After the verdict, we watched, in real time, as white trucker Reginald Denny was pulled from his truck and beaten mercilessly. I screamed at the TV, "Where the _____ are the cops??!" while wild-eyed thugs almost killed a man on live TV. Good Samaritans saved Denny's life, as well as those of several others caught in the melee, but the cops seemed to have disappeared in those first incendiary hours. It was mayhem and it spread like wildfire.
We were lucky to get through that night unscathed, unlike countless others, and while the worst of it occurred in the first three days, the official "riot schedule" ran for six. Once the authorities found their footing (balls?), curfews were set and fiercely enforced. I remember being terrified that I would go into labor at some unwieldy post-curfew hour and find myself handcuffed along the freeway while hightailing it to a hospital across town!
Much debate followed about why, how and what to call it. Some stuck with "riots," others demanded the more redemptive "civil unrest"; I waffled between the two. There was no denying the racial component of what had happened, but the riots were hardly reserved for righteous anger. There was far too much footage of people of every race and color grinning at the cameras as they looted stores with bold-faced impunity, shopping carts en tow to transport their loads of ill-gotten goods. The larger message of necessary reform and the rejection of racism was abundantly pertinent, but so was the rage felt for the, mostly, young men in wolf-packs responsible for the deaths of 52 people and massive damage to innocent shopkeepers, home owners and commercial districts. It was excused by many as an unavoidable response to bottled-up anger, an inevitable reaction to long-running social ills, but while this was true for some, the enormity of the destruction muddied the message: Over one billion dollars of property damage, over 2,500 injuries, some severe, and, most egregiously, 52 people lost their lives.
Interestingly, the incessant media coverage allowed us to witness both the best and worst of those involved, the most compelling contrast found between Damian "Football" Williams and his sociopathic beating of Reginald Denny, juxtaposed against Denny's noble rescuer, Bobby Green, Jr., who hoisted the critically wounded man into his truck and rushed him to the hospital through burning streets and danger to himself. Both men of color, Williams and Green, they embodied the deeply conflicted feelings that permeated the event.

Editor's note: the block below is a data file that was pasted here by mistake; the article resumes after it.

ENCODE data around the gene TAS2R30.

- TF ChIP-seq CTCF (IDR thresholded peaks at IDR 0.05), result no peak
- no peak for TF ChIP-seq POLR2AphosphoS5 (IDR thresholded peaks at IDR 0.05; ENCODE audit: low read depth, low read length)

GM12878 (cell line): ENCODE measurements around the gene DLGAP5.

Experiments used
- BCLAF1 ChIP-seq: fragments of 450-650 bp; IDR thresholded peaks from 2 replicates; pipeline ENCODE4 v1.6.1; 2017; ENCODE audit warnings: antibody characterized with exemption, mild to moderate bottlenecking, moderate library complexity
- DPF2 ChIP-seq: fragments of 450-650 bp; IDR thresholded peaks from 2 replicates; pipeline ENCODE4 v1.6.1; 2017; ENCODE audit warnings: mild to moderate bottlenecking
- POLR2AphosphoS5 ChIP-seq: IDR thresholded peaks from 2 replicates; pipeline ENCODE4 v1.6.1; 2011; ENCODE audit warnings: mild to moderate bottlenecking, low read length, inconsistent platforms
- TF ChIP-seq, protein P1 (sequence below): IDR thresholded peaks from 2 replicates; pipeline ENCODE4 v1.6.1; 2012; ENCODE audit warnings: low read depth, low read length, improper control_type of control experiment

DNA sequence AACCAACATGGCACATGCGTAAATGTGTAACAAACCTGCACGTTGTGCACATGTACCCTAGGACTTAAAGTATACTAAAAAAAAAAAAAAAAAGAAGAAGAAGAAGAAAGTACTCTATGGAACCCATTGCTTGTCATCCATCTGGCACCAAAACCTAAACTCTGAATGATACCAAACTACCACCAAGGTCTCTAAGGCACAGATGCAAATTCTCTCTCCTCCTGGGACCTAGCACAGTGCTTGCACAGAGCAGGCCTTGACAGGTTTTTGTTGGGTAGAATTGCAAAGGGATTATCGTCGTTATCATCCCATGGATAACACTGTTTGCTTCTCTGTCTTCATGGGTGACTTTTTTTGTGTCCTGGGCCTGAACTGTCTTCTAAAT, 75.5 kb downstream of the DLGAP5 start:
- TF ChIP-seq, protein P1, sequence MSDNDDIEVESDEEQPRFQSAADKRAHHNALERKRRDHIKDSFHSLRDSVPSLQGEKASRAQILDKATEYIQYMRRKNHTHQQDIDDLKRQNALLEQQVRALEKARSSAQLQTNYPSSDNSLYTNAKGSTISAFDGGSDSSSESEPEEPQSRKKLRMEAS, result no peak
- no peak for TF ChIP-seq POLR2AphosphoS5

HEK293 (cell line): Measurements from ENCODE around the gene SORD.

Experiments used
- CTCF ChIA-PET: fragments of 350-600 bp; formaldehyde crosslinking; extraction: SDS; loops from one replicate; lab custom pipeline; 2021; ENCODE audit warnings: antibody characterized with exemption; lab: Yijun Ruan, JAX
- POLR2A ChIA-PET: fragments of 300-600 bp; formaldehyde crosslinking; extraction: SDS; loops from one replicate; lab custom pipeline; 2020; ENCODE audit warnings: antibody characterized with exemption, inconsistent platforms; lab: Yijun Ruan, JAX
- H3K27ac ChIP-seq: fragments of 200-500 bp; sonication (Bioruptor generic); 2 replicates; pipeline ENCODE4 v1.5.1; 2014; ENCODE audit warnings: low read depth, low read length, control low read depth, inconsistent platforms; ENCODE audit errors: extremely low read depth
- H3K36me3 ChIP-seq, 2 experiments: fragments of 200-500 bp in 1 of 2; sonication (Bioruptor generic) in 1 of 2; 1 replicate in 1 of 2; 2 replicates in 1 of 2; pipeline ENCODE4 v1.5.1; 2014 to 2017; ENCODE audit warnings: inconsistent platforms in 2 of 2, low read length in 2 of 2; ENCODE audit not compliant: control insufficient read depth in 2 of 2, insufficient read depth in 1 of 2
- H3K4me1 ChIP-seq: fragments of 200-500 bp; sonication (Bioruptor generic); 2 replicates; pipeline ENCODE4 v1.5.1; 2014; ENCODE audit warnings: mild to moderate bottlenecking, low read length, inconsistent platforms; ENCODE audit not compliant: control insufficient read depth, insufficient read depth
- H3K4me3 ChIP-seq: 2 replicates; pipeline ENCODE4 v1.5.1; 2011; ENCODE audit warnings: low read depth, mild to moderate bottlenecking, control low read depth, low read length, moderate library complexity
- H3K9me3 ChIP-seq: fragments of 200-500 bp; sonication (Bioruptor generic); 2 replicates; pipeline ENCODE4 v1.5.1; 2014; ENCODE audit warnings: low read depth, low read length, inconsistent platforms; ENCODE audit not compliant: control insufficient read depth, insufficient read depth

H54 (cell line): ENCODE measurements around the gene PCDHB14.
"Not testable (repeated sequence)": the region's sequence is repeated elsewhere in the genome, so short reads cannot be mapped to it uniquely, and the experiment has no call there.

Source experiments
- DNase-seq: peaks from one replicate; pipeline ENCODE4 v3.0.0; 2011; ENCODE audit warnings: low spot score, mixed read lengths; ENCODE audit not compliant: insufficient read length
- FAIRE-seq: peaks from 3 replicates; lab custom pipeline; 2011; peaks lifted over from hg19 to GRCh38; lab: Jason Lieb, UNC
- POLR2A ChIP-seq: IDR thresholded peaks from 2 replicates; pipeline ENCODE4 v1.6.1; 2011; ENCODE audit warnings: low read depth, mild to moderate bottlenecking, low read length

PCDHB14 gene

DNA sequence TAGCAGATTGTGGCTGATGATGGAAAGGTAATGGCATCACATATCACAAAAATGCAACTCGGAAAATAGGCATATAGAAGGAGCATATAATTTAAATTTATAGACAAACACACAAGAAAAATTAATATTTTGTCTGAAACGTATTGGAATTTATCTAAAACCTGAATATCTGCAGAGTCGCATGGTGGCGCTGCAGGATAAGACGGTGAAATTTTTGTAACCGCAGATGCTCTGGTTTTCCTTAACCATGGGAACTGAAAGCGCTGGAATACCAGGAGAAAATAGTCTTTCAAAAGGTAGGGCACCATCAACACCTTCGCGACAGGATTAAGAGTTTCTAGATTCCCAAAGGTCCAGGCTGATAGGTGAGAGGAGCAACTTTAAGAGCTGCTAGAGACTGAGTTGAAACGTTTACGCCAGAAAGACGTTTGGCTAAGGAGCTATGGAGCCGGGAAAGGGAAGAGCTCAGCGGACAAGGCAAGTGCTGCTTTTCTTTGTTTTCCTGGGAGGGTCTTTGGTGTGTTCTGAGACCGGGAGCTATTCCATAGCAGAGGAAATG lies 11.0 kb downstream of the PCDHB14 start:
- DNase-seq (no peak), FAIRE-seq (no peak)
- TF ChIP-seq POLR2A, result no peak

I woke up the morning it was all over and looked down at my smoking city and, in that moment, felt such a loss of common purpose and any hope for acceptance and coexistence amongst our diverse population. The city awoke, too, relieved to be alive but with every bone battered and broken. Civil unrest still seems never too far from the radar of this city, but hope did recover and remains. Hope that we have more compassion for each other, hope that our police department has excised its bad apples; hope that we can do better.
We've found unexpected outlets for our anger (can you imagine if Twitter and Facebook had been around at the time?!), we have effective forums and legal recourse in which to properly expose corruption and discrimination, and, mostly, we've come to a sharp, unvarnished awareness that turning a blind eye to any injustice will surely destroy our vision.
Additional resources: LA Weekly's Then & Now: Images from the Same Spot as the LA Riots, 20 Years Later, which offers details and compelling comparative photos of neighborhoods and places, then and now, and Wikipedia's 1992 Los Angeles Riots page, which does a good job of laying out the timeline.
Follow Lorraine Devon Wilke on Twitter: www.twitter.com/LorraineDWilke